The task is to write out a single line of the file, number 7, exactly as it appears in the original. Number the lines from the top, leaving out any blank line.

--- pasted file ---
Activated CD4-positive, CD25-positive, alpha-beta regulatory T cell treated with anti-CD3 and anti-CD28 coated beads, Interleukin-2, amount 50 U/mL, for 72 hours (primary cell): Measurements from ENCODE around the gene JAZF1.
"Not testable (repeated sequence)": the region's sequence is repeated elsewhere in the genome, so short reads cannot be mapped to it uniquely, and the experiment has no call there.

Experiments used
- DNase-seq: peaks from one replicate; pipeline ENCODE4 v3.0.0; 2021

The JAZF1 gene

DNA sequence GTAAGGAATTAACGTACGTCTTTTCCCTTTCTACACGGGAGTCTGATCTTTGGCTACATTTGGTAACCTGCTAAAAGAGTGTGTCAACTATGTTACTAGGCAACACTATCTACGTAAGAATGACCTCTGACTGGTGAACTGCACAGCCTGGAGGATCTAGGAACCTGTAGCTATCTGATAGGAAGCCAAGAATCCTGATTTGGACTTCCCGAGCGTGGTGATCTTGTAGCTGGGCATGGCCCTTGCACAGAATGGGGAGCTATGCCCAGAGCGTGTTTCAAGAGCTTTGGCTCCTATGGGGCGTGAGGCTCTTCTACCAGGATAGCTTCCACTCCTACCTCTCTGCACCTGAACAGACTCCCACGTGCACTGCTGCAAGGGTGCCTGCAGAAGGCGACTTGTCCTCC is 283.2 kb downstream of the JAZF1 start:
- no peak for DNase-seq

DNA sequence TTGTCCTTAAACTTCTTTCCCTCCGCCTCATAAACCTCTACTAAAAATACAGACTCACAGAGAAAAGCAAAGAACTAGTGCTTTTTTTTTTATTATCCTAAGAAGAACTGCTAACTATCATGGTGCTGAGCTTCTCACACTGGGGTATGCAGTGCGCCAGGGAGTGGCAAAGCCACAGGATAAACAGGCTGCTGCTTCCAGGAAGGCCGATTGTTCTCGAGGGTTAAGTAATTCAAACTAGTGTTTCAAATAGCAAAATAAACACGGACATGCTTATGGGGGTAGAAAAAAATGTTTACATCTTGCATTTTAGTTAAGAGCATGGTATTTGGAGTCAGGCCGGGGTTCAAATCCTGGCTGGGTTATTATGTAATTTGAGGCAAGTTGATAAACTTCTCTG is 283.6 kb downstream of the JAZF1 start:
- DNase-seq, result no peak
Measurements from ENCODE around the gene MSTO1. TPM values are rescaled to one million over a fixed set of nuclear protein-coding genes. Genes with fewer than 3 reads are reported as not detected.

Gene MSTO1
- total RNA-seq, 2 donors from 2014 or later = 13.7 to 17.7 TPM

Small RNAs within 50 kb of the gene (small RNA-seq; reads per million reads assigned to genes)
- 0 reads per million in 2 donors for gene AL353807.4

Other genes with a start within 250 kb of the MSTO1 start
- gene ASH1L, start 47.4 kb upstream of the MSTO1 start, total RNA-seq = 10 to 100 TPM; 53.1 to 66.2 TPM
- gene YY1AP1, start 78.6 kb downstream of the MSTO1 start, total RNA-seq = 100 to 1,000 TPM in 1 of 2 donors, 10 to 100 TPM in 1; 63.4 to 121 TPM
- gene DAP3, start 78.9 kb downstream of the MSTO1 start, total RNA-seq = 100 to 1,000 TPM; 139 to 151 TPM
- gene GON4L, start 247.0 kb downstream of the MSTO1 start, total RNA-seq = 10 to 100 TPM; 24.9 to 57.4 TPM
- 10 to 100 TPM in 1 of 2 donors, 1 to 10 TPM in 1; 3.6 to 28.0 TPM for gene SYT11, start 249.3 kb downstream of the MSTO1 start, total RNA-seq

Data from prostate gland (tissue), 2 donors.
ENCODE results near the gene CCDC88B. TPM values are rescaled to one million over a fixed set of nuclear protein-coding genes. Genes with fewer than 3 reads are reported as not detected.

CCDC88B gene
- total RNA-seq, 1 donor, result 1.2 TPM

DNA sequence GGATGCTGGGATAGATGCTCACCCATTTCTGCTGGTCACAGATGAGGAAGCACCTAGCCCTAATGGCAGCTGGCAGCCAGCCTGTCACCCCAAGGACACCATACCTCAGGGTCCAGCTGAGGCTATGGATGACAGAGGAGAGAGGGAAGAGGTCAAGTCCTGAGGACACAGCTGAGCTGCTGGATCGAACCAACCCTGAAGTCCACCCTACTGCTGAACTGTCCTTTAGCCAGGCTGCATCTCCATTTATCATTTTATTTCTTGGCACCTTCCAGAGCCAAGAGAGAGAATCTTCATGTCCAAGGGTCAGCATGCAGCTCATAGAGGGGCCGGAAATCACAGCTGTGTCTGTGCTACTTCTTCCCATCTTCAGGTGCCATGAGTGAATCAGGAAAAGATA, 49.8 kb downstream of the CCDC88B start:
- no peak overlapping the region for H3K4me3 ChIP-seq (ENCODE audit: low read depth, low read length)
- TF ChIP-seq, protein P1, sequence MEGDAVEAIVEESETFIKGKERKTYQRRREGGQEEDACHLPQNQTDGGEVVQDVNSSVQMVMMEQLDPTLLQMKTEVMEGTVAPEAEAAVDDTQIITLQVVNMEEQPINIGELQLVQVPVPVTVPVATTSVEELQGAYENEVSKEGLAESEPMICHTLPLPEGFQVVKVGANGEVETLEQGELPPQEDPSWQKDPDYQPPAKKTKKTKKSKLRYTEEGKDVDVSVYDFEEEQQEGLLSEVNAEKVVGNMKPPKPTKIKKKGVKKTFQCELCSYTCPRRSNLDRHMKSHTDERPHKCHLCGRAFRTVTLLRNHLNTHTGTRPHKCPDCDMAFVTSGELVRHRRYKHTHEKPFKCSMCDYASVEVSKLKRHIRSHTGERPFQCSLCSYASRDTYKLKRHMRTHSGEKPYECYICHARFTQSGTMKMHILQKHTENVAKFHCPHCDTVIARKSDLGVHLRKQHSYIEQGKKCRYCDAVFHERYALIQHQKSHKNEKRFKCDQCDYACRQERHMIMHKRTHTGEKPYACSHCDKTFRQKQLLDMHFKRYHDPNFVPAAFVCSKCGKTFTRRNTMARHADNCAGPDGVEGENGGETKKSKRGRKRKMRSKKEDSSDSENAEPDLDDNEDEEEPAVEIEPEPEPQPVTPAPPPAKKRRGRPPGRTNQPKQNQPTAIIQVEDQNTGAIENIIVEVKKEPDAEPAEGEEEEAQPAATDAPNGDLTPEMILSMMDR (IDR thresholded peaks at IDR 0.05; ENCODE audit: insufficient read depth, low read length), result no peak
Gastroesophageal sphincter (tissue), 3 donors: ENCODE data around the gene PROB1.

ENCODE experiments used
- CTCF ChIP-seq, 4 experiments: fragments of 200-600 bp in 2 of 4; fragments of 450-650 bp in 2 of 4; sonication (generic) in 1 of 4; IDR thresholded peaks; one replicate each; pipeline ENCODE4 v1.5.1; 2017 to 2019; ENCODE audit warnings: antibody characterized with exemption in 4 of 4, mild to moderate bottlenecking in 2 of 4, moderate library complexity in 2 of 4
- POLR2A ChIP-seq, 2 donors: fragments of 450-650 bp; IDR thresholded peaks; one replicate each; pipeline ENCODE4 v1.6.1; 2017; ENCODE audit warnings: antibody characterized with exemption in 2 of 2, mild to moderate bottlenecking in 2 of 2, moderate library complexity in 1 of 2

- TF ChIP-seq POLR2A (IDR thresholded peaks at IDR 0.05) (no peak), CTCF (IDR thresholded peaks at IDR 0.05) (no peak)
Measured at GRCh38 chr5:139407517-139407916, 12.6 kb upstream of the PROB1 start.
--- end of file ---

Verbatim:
- no peak for DNase-seq